Cease-Fires Don’t Help

african warrior

Source: The News MX (John A. Stevenson Slate)

Political leaders in South Sudan, the world’s newest state, have been murdering their civilians en masse. According to the United Nations, belligerents have killed at least 1,000 civilians and displaced 870,000 people since the fighting began in mid-December. The Obama administration quickly called for a cease-fire, because as spokeswoman Caitlin Hayden said, a temporary truce would allow for “an immediate cessation of hostilities to stabilize the situation and permit full humanitarian access to civilian populations.”

In late January, the two sides participated in peace talks mediated by the Intergovernmental Authority on Development, an East African regional bloc, and signed a cease-fire. But since then the fighting has intensified. Forces allied with the South Sudanese government have been on the rampage while rebel forces have responded with attacks on military targets. New talks are scheduled to begin on Friday in Ethiopia’s capital, Addis Ababa.

I have bad news and worse news. The bad news first: These talks will likely fail, and the belligerents will continue to kill and displace civilians in large numbers.

And the worst news: The cease-fire is making it worse. Indeed, this uncomfortable truth isn’t even unique to South Sudan. Cease-fires almost always make a conflict worse, delaying political deals, prolonging the killing, and ensuring that the fighting continues long after it has begun.

The international community is laudable in its concern for civilian lives in South Sudan. However, in new countries, the medicine of cease-fires and peace processes are worse for civilian safety than the armed conflict as long as foreign powers and international organizations are directly involved in picking winners and losers.

My research on all 174 of the internationally recognized new states that have emerged since 1900 and scores of mass killings reveals that international involvement to temporarily address the symptoms of the violence — the mass death of civilians — increases the likelihood of greater violence and destruction. That is because cease-fires do nothing to eliminate the root causes of violence against civilians. Instead, both sides use the pause in killing to solicit diplomatic and military aid while planning and preparing their next wave of attacks.

Here is how it usually plays out. In the process of appearing to make peace, belligerents in new states gain de facto international approval for their war gains. They also buy themselves valuable time to muster diplomatic support for their political faction as the sole legitimate authority within the new country, while attempting to eliminate their rivals in key parts of the country.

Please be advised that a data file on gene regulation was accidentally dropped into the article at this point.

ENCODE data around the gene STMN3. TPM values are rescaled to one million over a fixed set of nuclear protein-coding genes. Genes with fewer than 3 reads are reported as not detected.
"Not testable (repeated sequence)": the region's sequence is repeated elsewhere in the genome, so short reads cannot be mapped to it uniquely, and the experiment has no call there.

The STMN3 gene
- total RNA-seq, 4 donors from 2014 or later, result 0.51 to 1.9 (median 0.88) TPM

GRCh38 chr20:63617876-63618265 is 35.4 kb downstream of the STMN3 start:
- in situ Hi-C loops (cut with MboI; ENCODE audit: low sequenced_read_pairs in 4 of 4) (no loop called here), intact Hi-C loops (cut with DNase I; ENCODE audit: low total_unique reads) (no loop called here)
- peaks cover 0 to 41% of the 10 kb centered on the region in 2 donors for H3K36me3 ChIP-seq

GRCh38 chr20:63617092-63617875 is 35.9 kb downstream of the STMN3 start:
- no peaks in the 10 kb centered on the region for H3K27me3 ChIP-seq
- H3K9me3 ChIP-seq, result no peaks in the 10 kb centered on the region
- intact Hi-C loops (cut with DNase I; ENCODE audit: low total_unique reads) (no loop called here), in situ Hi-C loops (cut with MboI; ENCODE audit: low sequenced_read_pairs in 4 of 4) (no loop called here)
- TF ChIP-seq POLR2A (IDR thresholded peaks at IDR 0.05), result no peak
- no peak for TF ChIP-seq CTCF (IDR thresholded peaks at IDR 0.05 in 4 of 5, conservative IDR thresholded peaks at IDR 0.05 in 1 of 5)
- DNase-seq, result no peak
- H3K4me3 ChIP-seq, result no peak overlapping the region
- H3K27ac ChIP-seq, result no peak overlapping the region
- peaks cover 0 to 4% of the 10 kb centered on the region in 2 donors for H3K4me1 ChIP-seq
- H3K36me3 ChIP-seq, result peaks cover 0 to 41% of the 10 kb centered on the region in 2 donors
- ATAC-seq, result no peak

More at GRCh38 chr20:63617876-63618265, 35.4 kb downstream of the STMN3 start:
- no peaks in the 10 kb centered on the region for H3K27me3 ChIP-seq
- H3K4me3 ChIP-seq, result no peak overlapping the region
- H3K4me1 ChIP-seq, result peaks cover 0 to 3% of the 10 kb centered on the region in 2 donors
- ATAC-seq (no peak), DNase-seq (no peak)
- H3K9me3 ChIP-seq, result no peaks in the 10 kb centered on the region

The current outbreak of violence in South Sudan is the result of the falling out between President Salva Kiir and Vice President Riek Machar. Until recently Kiir and Machar cooperatively governed through the Sudan People’s Liberation Movement. They needed each other to win independence and consolidate a new political order. But this changed when Kiir surprised party officials by dissolving all the party posts, firing the vice president, and sacking his Cabinet in mid-November. A few weeks later Kiir accused Machar of plotting a coup.

Kiir, a member of the country’s largest ethnic group, enjoys no shortage of foreign support because of his country’s oil wealth. Petrodollars make up more than 90 percent of South Sudan’s revenues. Likewise, Ugandan President Yoweri Museveni has dispatched his security forces to the South Sudanese capital of Juba to protect Kiir’s regime and has pledged that East African governments stand ready to defeat Machar, a member of the country’s second-largest ethnic group.

It might seem that the growing United Nations mission in South Sudan could help save civilian lives since it is charged with protecting the displaced. But the U.N. mission can only hurt by accidentally harboring political fugitives, and through the appearance of a peace process, granting both Kiir and Malar time to marshal their forces and hire the necessary mercenaries and foreign fighters to finish the job. The support of outside powers, even if well-meaning, gives belligerents the incentive to fight rather than govern through coalitions, alliances or hard-won elections.

Nevertheless, there is a policy the international community can pursue that can save civilians from mass killing: We should make clear that any new government that consolidates its power by killing civilians will not be internationally recognized. No seat at the U.N., no membership to the World Trade Organization, no foreign aid agreements and no participation in the World Cup or the Olympics. Nothing.

The killing and destruction in South Sudan is horrible. But the international community shouldn’t invest efforts in processes that make the killing worse when there are easy and inexpensive ways to save lives by keeping power permanently out of reach of murderous governments.